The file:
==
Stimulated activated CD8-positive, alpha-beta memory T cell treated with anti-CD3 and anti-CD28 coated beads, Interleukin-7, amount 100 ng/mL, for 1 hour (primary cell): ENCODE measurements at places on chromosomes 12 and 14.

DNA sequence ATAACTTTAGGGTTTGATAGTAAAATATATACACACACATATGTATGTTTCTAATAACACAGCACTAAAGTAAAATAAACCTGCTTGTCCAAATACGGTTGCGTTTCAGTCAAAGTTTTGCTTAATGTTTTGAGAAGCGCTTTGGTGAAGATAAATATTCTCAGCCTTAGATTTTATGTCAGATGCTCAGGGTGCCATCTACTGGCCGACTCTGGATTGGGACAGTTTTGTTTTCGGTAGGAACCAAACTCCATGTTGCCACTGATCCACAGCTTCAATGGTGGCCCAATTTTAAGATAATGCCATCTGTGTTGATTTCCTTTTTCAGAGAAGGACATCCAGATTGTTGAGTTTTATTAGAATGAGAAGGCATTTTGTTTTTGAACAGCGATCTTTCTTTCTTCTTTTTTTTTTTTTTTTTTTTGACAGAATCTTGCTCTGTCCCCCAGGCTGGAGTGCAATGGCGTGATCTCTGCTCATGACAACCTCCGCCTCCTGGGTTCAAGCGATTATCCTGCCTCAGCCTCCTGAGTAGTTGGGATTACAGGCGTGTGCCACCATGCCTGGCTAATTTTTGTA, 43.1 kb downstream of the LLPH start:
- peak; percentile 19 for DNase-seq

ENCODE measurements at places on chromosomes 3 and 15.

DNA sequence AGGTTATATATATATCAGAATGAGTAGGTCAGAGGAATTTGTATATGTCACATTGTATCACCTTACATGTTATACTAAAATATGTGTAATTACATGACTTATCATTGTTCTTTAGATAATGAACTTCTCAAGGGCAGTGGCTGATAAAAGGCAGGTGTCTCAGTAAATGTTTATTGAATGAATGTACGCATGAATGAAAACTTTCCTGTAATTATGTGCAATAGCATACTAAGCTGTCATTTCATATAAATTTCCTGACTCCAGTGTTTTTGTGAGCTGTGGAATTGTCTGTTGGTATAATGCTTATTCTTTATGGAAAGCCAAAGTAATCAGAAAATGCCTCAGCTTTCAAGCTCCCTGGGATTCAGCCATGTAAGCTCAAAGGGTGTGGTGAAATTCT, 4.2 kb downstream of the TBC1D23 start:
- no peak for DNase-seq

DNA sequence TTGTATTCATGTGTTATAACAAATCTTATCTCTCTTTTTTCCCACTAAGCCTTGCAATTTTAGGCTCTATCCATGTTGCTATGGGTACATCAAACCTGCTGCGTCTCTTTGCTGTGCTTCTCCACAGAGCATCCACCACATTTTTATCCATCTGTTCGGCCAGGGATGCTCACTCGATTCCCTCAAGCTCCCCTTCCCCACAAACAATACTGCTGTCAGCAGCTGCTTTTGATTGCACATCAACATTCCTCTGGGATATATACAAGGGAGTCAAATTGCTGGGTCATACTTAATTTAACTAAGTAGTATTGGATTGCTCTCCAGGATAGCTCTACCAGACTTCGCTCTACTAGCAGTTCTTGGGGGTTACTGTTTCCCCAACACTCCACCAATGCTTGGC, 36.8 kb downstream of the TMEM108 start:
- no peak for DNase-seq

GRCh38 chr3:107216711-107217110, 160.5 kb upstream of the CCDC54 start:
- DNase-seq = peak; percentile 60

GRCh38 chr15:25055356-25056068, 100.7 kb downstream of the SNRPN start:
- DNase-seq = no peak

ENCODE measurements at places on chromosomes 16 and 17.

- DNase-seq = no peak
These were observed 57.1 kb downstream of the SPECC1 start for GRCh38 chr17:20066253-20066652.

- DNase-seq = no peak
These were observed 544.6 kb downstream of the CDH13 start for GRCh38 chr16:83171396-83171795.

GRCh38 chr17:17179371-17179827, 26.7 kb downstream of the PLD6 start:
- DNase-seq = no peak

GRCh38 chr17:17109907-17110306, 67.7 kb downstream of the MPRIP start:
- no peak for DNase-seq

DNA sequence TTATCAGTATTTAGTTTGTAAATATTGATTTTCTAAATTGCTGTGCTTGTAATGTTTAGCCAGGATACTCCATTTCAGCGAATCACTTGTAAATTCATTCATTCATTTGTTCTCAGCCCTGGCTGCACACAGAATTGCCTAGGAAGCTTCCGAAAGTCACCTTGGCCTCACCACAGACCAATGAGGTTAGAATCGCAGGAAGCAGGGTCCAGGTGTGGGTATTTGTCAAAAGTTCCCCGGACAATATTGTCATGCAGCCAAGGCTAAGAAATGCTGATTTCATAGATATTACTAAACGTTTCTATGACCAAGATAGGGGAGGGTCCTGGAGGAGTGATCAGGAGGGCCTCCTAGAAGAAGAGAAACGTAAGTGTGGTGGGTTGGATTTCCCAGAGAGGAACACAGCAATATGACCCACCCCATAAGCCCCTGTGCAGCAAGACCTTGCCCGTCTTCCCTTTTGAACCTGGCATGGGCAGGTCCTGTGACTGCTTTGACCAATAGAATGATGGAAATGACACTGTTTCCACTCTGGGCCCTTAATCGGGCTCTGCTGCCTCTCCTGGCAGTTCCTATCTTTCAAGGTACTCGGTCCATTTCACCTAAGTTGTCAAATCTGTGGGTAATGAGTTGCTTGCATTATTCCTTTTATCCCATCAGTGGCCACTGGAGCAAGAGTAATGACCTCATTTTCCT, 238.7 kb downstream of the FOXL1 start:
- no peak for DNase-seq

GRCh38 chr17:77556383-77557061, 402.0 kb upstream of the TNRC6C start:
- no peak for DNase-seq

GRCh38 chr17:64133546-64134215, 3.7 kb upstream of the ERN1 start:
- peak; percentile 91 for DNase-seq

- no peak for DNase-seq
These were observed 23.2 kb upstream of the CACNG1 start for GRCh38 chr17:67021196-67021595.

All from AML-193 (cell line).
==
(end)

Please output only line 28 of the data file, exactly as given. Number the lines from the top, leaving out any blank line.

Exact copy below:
- no peak for DNase-seq